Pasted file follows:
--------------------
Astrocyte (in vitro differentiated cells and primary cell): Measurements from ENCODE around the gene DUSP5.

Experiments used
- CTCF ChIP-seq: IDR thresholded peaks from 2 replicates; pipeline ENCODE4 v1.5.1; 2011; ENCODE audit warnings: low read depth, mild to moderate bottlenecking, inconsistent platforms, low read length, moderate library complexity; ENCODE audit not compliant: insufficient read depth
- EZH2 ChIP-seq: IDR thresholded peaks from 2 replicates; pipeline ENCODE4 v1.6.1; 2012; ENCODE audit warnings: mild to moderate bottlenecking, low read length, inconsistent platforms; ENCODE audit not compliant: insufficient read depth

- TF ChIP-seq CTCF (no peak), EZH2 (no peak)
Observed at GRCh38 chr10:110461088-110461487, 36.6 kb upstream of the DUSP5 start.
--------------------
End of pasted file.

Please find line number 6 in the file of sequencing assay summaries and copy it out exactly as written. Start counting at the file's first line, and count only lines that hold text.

Observed at GRCh38 chr10:110461088-110461487, 36.6 kb upstream of the DUSP5 start.